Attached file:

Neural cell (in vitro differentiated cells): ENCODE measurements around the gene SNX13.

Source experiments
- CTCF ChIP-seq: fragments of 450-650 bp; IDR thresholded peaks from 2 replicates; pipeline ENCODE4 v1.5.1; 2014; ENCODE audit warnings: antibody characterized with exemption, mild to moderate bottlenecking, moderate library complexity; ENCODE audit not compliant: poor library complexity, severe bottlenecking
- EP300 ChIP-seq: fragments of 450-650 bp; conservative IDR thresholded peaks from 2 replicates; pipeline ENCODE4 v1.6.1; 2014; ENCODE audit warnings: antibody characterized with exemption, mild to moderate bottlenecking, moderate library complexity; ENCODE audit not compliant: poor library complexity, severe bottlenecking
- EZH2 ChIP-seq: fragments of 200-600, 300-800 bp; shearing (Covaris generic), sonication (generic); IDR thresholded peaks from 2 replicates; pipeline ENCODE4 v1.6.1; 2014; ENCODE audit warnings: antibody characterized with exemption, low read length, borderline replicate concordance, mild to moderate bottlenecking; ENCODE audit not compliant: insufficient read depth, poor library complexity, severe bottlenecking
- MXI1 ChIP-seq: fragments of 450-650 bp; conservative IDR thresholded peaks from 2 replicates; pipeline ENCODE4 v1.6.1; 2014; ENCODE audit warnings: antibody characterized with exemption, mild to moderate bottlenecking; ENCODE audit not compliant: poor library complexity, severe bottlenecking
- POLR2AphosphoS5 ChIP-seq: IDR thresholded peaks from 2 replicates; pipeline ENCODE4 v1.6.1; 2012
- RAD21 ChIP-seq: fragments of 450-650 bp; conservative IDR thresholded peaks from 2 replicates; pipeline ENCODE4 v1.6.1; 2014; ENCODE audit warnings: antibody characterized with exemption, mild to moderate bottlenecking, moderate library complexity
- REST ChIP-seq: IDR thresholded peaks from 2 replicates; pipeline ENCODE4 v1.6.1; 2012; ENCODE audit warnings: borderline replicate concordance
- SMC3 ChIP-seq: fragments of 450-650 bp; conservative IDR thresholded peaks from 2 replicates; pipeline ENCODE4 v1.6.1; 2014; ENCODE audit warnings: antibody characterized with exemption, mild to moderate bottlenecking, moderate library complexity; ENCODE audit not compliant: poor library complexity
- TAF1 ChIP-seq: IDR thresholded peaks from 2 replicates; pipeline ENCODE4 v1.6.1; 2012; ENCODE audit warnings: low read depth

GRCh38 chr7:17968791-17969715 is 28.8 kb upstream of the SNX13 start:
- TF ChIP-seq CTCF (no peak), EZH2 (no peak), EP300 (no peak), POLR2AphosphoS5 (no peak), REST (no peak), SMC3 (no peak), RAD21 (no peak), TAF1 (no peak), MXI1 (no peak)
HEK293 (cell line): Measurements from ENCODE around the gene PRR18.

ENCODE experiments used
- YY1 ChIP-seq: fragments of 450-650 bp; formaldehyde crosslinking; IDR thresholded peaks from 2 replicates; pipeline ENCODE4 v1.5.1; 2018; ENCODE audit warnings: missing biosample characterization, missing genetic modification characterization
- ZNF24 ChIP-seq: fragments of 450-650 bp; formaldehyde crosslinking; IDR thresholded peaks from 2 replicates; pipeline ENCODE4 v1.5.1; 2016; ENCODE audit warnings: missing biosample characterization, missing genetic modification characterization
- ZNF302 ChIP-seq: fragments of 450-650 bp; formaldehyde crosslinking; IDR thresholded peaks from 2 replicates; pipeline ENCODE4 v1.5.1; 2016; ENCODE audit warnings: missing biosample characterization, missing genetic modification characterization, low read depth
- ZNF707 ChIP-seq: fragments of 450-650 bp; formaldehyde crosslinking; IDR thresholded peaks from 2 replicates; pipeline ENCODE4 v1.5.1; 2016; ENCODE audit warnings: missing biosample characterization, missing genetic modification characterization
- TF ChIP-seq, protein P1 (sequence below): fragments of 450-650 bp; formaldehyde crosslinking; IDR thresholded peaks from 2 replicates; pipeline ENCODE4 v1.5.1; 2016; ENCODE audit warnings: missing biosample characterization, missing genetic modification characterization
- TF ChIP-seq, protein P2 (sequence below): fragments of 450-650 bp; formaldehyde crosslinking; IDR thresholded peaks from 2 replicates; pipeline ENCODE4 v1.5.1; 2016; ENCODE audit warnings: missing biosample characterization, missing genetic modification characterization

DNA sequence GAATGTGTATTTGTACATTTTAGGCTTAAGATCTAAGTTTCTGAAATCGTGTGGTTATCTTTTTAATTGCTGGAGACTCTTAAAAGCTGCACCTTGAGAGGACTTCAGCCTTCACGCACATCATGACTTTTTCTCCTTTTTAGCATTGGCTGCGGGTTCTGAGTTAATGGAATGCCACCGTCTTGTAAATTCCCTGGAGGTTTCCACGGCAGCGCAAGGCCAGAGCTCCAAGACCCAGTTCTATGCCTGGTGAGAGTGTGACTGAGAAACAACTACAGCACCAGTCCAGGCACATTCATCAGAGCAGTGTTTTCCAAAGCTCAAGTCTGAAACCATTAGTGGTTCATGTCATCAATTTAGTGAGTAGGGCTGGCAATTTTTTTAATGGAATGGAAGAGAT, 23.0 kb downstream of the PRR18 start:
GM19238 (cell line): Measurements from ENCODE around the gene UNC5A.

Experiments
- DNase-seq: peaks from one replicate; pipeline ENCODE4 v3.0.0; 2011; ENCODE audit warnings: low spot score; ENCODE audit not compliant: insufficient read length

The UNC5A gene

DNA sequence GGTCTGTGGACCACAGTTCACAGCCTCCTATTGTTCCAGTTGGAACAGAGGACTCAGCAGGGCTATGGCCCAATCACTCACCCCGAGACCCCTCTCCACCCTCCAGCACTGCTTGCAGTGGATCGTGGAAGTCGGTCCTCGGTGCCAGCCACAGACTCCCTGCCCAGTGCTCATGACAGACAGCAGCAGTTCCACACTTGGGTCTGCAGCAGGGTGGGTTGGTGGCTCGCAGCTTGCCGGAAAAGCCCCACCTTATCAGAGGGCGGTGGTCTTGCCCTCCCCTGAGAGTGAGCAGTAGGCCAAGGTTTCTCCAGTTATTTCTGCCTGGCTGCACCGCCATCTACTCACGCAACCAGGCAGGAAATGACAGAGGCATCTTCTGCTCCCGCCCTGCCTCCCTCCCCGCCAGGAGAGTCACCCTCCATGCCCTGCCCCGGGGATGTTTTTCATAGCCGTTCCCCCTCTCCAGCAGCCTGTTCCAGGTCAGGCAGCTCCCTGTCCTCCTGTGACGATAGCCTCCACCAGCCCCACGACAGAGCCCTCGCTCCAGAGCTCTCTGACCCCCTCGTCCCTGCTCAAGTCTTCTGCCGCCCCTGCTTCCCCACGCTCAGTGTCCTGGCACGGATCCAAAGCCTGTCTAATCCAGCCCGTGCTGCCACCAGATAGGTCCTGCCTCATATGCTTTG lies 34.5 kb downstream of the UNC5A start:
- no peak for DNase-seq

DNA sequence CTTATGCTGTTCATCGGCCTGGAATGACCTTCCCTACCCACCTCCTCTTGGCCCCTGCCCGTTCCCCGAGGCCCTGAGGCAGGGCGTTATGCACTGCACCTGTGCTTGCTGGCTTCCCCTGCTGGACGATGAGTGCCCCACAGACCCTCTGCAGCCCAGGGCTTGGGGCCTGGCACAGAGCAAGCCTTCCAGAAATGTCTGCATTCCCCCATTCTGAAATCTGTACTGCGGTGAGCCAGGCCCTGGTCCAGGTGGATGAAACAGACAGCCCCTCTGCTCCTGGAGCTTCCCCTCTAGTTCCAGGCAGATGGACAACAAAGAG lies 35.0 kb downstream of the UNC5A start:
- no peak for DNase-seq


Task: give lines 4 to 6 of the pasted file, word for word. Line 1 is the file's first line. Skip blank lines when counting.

- EP300 ChIP-seq: fragments of 450-650 bp; conservative IDR thresholded peaks from 2 replicates; pipeline ENCODE4 v1.6.1; 2014; ENCODE audit warnings: antibody characterized with exemption, mild to moderate bottlenecking, moderate library complexity; ENCODE audit not compliant: poor library complexity, severe bottlenecking
- EZH2 ChIP-seq: fragments of 200-600, 300-800 bp; shearing (Covaris generic), sonication (generic); IDR thresholded peaks from 2 replicates; pipeline ENCODE4 v1.6.1; 2014; ENCODE audit warnings: antibody characterized with exemption, low read length, borderline replicate concordance, mild to moderate bottlenecking; ENCODE audit not compliant: insufficient read depth, poor library complexity, severe bottlenecking
- MXI1 ChIP-seq: fragments of 450-650 bp; conservative IDR thresholded peaks from 2 replicates; pipeline ENCODE4 v1.6.1; 2014; ENCODE audit warnings: antibody characterized with exemption, mild to moderate bottlenecking; ENCODE audit not compliant: poor library complexity, severe bottlenecking